Intel’s senior Vice President, Raja Koduri, recently posted a teaser of the company’s first gaming discrete graphics cards on Twitter, the Xe HPG. Intel’s Xe HPG DG2 (High-Performance Gaming) gaming graphics card appears to have been tested in the new 3DMark Mesh Shader feature test by Intel.
The Intel DG2 graphics appears to be the first GPU based on the HPG architecture. This graphics processor is rumored to offer up to 512 Execution Units, which gives the GPU 4096 cores (Shading Units). The card is based on the Gen12 graphics architecture.
This is the first public tease of Intel’s Xe HPG graphics card, and the card will sport features like compute efficiency, scalability and graphics efficiency. Intel has also confirmed that the new HPG architecture will use the GDDR6 memory type.
Mesh Shader is one of the major features introduced within DirectX 12 Ultimate API back in 2020. The feature is supported by NVIDIA’s Turing, Ampere, and AMD’s RDNA 2 lineup of gaming cards.
Intel will also be adding Mesh Shaders support on its Xe-HPG discrete GPUs. Mesh Shaders give developers more programmability than ever before. By bringing the full power of generalized GPU compute to the geometry pipeline, mesh shaders allow developers to build more detailed and dynamic worlds than ever before.
Prior to mesh shader, the GPU geometry pipeline hid the parallel nature of GPU hardware execution behind a simplified programming abstraction which only gave developers access to seemingly linear shader functions.
For more technical details on Mesh Shaders, kindly refer to NVIDIA’s and Microsoft’s developer blogs. NVIDIA has already demoed Mesh Shading back in 2018.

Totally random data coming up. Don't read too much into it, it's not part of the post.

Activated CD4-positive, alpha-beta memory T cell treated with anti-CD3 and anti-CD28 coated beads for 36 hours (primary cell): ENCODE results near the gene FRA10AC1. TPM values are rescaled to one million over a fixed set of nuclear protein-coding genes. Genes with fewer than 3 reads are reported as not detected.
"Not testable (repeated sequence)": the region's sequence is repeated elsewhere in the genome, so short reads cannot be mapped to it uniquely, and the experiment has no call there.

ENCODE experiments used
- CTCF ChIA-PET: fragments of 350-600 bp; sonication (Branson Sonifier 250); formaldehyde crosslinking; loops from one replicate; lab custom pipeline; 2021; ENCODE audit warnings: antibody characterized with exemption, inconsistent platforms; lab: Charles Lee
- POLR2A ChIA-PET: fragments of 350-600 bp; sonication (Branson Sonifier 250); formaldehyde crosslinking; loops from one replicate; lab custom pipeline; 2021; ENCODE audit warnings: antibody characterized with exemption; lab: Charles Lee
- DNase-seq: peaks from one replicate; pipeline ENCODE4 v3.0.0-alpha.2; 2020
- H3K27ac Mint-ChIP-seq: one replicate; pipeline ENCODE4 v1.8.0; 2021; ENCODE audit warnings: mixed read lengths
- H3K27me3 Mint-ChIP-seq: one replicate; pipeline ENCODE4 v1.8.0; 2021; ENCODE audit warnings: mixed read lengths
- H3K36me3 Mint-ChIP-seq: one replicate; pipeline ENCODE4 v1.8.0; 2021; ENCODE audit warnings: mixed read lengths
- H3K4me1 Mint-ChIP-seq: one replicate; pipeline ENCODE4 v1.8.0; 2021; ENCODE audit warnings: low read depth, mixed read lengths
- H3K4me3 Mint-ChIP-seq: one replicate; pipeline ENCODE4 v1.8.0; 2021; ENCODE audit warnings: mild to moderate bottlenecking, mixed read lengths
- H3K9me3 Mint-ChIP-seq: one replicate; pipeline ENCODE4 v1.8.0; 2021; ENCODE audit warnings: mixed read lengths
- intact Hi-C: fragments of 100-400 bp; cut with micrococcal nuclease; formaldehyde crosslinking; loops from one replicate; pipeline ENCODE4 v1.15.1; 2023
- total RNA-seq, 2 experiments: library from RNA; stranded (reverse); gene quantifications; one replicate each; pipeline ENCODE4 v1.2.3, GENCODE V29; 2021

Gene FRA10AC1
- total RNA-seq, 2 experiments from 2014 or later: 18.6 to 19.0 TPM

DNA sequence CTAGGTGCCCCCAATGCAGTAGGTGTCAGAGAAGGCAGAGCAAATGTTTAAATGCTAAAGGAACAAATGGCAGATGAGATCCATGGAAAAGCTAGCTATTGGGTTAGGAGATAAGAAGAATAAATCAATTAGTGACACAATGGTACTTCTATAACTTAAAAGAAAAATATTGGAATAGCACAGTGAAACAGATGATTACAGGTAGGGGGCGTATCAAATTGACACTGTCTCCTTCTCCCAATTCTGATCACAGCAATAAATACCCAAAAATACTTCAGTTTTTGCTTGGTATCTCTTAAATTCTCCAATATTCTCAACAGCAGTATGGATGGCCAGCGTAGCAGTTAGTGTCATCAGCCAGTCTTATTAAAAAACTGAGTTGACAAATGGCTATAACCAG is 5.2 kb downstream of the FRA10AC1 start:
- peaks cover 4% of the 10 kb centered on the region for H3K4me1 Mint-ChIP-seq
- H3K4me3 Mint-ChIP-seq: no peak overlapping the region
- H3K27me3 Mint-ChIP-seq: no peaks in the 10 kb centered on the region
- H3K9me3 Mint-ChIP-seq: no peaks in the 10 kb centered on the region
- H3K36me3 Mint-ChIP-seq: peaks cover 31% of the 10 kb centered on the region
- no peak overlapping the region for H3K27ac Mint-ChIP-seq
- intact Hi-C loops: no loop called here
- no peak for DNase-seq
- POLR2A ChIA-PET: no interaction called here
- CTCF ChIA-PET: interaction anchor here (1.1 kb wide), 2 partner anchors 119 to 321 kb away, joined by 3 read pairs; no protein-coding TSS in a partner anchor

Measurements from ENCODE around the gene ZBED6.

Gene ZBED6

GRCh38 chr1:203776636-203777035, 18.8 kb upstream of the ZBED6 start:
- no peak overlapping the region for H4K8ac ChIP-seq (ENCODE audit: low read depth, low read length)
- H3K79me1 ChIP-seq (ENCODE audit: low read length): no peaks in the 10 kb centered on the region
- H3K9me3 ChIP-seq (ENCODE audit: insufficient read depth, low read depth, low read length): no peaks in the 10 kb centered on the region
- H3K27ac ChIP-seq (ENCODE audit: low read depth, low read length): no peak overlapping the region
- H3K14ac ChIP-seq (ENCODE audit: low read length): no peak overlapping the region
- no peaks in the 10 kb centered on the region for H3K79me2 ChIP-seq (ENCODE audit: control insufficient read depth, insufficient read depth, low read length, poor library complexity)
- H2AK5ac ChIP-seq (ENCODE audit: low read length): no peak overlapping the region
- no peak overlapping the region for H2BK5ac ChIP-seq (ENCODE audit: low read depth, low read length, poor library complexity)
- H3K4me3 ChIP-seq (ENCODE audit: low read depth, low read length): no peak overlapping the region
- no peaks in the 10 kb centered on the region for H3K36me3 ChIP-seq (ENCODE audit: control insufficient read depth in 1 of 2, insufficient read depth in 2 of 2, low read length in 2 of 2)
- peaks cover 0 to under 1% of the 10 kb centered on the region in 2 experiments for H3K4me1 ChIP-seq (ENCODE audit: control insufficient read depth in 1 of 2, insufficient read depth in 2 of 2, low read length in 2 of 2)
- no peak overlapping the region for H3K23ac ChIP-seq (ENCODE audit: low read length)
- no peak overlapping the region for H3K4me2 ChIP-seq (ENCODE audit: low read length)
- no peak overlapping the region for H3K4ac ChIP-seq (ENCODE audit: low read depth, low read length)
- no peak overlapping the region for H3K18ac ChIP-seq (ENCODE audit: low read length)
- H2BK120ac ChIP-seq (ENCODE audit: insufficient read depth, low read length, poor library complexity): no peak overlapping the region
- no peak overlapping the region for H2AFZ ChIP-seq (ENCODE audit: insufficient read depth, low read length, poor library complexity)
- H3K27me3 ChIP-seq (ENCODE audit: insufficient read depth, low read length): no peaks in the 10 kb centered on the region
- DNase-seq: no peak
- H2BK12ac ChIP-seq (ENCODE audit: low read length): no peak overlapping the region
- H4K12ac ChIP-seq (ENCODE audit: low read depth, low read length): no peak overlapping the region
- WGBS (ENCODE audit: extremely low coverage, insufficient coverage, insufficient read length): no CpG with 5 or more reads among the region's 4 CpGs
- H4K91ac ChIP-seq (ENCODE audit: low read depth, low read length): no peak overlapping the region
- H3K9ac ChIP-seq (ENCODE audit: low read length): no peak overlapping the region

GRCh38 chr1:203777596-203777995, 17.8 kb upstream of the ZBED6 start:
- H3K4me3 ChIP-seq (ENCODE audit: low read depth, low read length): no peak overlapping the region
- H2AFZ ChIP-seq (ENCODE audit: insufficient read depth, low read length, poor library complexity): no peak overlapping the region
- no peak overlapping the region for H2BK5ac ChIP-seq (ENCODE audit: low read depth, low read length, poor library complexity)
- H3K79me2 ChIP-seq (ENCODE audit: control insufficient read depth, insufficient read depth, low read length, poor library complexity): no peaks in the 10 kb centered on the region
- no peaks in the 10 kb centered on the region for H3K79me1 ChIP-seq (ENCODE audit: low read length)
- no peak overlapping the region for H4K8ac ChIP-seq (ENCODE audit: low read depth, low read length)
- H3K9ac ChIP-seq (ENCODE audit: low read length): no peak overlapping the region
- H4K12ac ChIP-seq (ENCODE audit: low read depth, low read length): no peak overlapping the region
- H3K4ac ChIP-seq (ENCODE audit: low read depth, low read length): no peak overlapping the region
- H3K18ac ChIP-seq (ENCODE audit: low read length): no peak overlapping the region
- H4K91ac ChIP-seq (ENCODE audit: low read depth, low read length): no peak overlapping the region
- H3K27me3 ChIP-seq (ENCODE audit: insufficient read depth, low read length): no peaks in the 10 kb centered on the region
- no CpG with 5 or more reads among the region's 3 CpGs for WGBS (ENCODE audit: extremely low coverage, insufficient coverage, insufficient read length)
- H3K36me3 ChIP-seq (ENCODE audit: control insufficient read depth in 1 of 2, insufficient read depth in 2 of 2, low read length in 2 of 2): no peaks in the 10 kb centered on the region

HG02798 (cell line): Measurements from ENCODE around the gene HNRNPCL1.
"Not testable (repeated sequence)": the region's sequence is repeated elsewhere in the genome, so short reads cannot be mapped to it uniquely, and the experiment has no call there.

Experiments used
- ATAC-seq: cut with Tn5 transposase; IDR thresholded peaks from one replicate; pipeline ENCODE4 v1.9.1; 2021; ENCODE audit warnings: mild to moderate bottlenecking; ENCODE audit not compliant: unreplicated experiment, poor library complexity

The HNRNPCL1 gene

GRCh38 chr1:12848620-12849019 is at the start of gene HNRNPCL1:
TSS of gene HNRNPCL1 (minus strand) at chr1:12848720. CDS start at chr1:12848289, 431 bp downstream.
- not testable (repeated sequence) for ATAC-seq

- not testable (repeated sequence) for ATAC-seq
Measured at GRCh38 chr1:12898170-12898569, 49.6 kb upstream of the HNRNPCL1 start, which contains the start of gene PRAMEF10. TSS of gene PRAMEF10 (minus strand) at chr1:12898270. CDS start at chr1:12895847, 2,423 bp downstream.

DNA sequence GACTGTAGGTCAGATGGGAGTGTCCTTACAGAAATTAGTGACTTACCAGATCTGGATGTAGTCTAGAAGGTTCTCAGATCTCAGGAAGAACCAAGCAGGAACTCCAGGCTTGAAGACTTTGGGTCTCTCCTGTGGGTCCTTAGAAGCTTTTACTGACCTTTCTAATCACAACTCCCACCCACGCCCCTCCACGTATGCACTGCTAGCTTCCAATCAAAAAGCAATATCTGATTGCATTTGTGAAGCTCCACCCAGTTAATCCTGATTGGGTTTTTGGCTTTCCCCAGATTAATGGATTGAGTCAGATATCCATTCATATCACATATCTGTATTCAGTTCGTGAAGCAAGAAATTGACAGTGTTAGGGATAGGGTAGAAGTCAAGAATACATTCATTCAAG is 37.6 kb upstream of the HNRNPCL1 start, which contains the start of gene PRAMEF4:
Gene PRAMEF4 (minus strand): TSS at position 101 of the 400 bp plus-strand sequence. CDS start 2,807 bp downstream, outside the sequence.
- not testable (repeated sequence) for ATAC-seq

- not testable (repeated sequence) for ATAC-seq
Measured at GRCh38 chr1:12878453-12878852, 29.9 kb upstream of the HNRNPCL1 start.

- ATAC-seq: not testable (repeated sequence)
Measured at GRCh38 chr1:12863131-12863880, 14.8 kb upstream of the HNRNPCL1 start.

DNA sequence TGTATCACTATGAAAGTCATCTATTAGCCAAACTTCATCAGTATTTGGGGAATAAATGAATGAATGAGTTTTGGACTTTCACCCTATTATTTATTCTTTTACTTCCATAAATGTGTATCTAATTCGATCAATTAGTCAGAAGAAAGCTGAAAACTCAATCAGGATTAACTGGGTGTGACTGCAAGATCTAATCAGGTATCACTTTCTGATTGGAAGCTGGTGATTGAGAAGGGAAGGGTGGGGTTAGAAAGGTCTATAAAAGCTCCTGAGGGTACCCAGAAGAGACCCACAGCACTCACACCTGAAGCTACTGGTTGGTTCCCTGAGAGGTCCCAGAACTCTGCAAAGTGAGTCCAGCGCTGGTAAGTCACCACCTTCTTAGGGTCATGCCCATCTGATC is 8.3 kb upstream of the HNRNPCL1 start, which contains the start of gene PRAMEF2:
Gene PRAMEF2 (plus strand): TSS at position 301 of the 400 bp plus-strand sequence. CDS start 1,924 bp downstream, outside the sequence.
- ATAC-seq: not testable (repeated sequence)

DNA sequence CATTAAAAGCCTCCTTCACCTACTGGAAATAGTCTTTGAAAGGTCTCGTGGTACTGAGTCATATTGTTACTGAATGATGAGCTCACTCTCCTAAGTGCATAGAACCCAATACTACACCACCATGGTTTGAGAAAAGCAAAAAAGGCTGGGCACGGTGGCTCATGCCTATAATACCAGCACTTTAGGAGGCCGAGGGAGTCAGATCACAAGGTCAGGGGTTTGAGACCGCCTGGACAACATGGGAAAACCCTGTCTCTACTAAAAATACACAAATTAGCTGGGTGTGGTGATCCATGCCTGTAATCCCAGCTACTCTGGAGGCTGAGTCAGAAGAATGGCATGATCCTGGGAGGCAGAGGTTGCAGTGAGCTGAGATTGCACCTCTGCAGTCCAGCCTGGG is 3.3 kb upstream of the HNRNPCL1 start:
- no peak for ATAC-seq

Back in October 2020, Intel taped out its first discrete gaming GPU, the Xe-HPG ‘DG2’ graphics processor. The company reaffirmed that it is working on a full stack of discrete Xe-HPG-based GPUs that will target the mid-range/mainstream, and also the enthusiast gaming market segment sometime later this year.
The new Intel DG1 on the other hand, is Intel’s first discrete GPU in over 20 years. Intel’s DG1 GPU is already shipping in volume. DG1 is codenamed as Intel Iris Xe MAX GPU, which is used in ultraportable and thin laptop designs. It is based on the Xe-LP architecture for iGPUs and low-power models, and entry-level gaming PCs.
The new Intel DG2 discrete gaming graphics processor on the other hand was in “alpha silicon” form back then, but Intel said they’ve already powered-on this new DG2-based GPU in their labs. DG2 isn’t just a successor to DG1, but instead is a higher performing bracket GPU based on the company’s latest Xe-HPG architecture.
Xe-HPG is the enthusiast, and gaming-focused GPU architecture, incorporating hardware-enabled features found in similar discrete GPUs from AMD and NVIDIA like e.g. ray tracing/RTX etc.
Intel’s family of Xe-HPG graphics processors will consist of multiple SKUs targeting different market segments spanning all the way from mid-range to the high-end enthusiast level.
This GPU was already rumored to be manufactured outside of Intel’s fabs, in an external foundry. Back then while Intel didn’t mention which fab and process node was going to be used, but as per one report from REUTERS, they might tap TSMC’s enhanced 7nm process node.
Intel has actually used a lot of other third-party IP, such as the memory controller and interface, and display interface to optimize the overall design costs.
Though, Intel hasn’t clarified whether DG2 is a flagship-grade bigger chip, or a more modest, and smaller high-volume part. For now, the company is simply saying that DG2 will, “take our discrete graphics capability up the stack into the enthusiast segment.”
Intel is expected to unveil its DG2-based graphics cards later this year. Though at the recent January 11 CES 2021 event, there was no mention of this discrete gaming GPU.
Stay tuned for more tech news!